Thoughts on the Latest Graham-Nixon Tape
by Steven Miller
Tuesday’s latest tapes and papers release from the Nixon Presidential Library, from what I can gather, contains some juicy anecdotes, but no paradigm-shifting revelations (News flash: Richard Nixon was a cynical, embittered man—a master of political hatchet work and paranoid overreach alike). The release does, though, include another Billy Graham-Nixon conversation (February 21, 1973) that, like their now-notorious February 1, 1972, conversation, has gained attention for its notes of anti-Semitism. Indeed, it is noteworthy that the earlier conversation was not so exceptional after all. There is much to ponder here, and I do not begin to imagine that I have put this conversation in full context. Below I offer a few thoughts, written from the perspective of a student of Graham.
By Nixon standards, the tone of the 20 minute phone conversation was very upbeat, coming just after the treaty ending American involvement in the Vietnam War and just before the Watergate crisis really hit the Oval Office’s fan. The general theme was, We’ve proved ‘em wrong, haven’t we?—the “’em” being Nixon’s critics, real and imagined. Much of the conversation concerned the relationship between Israel and American Protestant leaders, especially in light of Prime Minister Golda Meir’s impending visit to the States. Several recent events had threatened that relationship, in the eyes of Nixon and Graham. Nixon cited Israel’s shooting down of a Libyan passenger plane, while Graham was smarting from recent statements by American Jewish leaders opposed to the ecumenical Key ’73 evangelistic campaign, with its manifest destiny-like slogan: “CALLING OUR CONTINENT TO CHRIST”. Both believed that Israeli and American Jewish leaders underestimated, at their peril, the latent anti-Semitism among Americans, even among good Christian folk. Unsurprisingly, Nixon put the matter more crudely: “It may be they have a death wish.” But Graham also suggested that Israel was in danger of alienating its Christian allies, especially if American Jews continued “overreacting” to the emerging “Jews for Jesus” movement, which was “just scaring them to death.” In a line that makes for an easy headline, Graham quoted the Book of Revelation (2:9, 3:9) in describing the kind of Jews who belong to the “synagogue of Satan.” As with the 1972 conversation, Graham certainly had in mind publishers of pornographic material; but, in the context of echoing Nixon’s distaste for the Fourth Estate, Graham also seemed to be thinking of high-profile Jewish liberals in the mainstream media. Graham, as I have written elsewhere concerning the 1972 exchange, “was willing to indulge Nixon’s prejudices and . . . voice a few of his own.”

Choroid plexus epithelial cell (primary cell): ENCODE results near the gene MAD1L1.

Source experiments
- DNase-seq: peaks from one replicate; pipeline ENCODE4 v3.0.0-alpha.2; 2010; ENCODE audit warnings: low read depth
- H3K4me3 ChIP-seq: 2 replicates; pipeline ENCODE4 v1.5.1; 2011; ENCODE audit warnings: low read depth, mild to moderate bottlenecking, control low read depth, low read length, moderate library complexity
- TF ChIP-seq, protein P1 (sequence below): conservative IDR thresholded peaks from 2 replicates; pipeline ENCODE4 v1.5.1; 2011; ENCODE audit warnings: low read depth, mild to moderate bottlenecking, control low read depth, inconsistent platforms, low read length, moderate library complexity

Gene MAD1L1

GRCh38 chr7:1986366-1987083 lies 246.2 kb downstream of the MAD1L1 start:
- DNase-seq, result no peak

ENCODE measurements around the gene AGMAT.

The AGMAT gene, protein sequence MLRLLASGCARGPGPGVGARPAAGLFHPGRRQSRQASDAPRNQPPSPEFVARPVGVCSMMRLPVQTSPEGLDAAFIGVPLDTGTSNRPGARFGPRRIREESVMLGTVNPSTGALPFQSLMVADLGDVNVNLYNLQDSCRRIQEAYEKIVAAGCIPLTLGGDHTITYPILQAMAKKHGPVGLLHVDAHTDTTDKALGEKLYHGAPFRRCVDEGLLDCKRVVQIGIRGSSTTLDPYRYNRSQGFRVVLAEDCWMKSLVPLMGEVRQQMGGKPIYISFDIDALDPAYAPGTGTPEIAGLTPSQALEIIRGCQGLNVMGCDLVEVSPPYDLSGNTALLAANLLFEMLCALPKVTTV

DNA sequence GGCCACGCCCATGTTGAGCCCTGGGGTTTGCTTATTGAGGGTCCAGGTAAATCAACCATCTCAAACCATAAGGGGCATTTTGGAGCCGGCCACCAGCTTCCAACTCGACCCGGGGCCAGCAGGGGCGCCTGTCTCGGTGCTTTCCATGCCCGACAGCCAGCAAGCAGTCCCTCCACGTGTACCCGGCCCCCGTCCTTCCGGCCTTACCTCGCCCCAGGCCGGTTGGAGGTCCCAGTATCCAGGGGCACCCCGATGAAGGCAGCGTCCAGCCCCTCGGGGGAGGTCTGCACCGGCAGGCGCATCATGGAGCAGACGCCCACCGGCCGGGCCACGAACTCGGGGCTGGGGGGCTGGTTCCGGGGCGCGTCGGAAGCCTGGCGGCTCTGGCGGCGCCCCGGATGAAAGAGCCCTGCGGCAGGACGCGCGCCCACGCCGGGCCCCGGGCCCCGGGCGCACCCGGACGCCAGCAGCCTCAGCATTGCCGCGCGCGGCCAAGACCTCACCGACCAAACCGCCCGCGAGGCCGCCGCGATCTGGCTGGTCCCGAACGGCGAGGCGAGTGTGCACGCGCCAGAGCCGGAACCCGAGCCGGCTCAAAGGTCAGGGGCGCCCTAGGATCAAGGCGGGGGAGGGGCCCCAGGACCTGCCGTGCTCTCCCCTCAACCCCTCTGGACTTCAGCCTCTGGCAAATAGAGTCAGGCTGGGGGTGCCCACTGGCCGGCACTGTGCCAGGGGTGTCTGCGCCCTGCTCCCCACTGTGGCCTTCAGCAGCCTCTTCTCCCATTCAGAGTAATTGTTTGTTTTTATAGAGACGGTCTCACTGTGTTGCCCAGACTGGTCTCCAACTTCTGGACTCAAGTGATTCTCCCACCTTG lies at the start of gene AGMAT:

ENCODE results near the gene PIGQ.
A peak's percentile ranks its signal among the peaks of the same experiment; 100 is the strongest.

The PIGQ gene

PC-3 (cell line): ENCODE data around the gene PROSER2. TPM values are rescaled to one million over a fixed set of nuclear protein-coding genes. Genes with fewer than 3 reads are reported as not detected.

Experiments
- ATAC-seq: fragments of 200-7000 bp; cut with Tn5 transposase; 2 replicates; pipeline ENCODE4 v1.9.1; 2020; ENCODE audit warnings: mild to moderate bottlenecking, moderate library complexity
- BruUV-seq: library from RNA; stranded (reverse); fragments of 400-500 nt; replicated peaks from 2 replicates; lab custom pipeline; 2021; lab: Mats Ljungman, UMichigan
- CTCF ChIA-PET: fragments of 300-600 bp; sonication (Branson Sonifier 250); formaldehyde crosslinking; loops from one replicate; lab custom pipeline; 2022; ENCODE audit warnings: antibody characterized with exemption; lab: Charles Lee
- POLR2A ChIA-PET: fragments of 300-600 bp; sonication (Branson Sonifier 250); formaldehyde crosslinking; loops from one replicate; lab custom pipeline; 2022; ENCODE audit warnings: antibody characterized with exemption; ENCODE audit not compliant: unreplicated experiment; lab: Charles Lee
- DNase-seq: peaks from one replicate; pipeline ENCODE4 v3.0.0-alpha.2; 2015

I was struck by the way in which Graham casually cited dispensationalist eschatology in discussing matters Jewish with Nixon. Jews are “God’s time piece,” Graham declared to an agreeable, grunting Nixon, “and he has judged them from generation to generation, and yet used them, and they’ve kept their identity.” I was struck because Graham-Nixon communications often were rather devoid of theological content. At the same time, as I have argued, Nixon was more comfortable with Graham’s evangelicalism than has been assumed (to the extent Nixon was comfortable with anything or anyone). Either way, Nixon and Graham undoubtedly shared a strong criticism of liberal media outlets, such as Newsweek and the New York Times. “And Henry Luce would turn over in his grave,” Graham declared to Nixon, if Luce knew what the formerly friendly Time was now publishing. Many members of the liberal media happened to be Jewish. That is, Nixon and Graham chose to notice the presence of Jews therein.
The Graham who comes through in this conversation suggests the fine line between emerging Israel-philia and lingering anti-Semitism among early 1970s evangelicals. Graham saw himself as a strong friend of Israel, and he could cite his closeness with Marc Tannenbaum of the American Jewish Committee as evidence. At the same time, Graham remained keenly aware of how much Jewish leaders valued him as an ally. Tannenbaum was set to visit Graham in Montreat to discuss Key ’73. Graham clearly was most comfortable in a broker-style relationship with Jewish leaders, wherein they would explain evangelicals to their people and he would explain Jews to his.
In the end, this conversation confirms that Graham was indeed in Nixon’s “kitchen cabinet” during the immediate post-reelection period. When Graham and Nixon talked, they talked politics. Unprompted by Nixon, Graham proceeded to dump on evangelical critics of Nixon’s Vietnam policies, such as the liberal Senator Harold Hughes (D-IA), who was “pretending to be . . . a great Christian” and the moderate Senator Mark Hatfield (R-OR), whom Graham cited as “the big disappointment in political life—in politics that I’ve known.” At some level, of course, Graham kowtowed to Nixon like many a presidential confidante before and since. But in these weeks before Watergate consumed Nixon and threatened Graham’s reputation, Graham clearly saw Nixon’s political project (countering liberal hegemony with a new majority) and his own religious project (countering mainline Protestant hegemony with evangelical unity) as complementary efforts. “And just as you have changed the political picture, we hope to change the religious picture,” Graham said to Nixon in reference to the upcoming Lausanne evangelism conference.